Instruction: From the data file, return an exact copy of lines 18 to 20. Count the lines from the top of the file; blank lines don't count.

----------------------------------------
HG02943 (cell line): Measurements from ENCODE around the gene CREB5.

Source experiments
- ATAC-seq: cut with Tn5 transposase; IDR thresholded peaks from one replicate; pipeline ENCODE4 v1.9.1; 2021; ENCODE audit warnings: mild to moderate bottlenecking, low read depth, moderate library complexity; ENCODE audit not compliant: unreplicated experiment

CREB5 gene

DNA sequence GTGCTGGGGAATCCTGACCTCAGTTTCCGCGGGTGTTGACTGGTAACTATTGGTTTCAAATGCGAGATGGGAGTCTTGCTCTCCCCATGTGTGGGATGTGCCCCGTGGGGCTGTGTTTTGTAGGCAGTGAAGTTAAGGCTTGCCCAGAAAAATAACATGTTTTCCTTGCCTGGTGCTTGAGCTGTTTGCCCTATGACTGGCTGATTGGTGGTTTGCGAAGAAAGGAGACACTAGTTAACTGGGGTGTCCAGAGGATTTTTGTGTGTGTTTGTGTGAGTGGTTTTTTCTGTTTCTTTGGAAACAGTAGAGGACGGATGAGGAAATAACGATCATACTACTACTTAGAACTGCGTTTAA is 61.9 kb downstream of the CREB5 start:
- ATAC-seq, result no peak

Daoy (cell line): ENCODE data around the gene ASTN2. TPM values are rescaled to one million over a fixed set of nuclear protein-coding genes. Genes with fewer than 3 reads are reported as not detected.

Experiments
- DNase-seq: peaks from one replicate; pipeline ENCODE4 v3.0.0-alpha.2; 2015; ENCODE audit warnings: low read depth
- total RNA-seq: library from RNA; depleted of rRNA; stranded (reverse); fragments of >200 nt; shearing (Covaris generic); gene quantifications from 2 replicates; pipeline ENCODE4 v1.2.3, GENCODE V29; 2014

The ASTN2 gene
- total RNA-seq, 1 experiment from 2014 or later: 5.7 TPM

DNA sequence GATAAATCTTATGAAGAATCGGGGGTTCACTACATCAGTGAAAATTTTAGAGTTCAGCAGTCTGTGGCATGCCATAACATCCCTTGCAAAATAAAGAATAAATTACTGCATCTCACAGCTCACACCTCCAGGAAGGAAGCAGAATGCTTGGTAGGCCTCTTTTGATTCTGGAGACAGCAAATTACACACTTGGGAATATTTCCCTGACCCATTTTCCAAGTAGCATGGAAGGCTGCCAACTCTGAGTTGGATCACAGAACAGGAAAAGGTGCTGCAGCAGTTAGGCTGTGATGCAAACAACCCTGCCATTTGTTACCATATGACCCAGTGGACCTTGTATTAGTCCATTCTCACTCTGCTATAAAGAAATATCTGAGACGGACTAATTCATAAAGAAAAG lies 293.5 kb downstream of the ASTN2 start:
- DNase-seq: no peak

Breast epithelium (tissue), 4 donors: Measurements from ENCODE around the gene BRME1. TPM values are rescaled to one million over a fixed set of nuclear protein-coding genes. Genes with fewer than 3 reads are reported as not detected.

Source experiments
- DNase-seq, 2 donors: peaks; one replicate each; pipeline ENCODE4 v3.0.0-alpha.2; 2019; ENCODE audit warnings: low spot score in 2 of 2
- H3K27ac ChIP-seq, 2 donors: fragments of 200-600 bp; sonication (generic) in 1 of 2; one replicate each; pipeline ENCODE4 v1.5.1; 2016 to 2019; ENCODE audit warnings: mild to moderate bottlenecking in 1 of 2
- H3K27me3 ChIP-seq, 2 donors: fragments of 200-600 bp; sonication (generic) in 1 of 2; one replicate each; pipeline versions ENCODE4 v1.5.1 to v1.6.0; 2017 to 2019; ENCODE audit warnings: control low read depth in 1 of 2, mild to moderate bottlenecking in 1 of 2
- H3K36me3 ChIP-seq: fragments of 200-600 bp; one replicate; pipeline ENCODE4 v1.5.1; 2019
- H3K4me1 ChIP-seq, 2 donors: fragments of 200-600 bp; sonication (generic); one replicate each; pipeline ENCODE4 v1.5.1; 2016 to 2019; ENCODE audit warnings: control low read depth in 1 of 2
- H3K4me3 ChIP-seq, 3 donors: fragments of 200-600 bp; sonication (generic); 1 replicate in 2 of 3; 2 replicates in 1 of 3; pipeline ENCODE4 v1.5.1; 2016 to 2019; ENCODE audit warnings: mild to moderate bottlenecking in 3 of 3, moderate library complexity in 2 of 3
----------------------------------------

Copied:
- H3K27ac ChIP-seq, 2 donors: fragments of 200-600 bp; sonication (generic) in 1 of 2; one replicate each; pipeline ENCODE4 v1.5.1; 2016 to 2019; ENCODE audit warnings: mild to moderate bottlenecking in 1 of 2
- H3K27me3 ChIP-seq, 2 donors: fragments of 200-600 bp; sonication (generic) in 1 of 2; one replicate each; pipeline versions ENCODE4 v1.5.1 to v1.6.0; 2017 to 2019; ENCODE audit warnings: control low read depth in 1 of 2, mild to moderate bottlenecking in 1 of 2
- H3K36me3 ChIP-seq: fragments of 200-600 bp; one replicate; pipeline ENCODE4 v1.5.1; 2019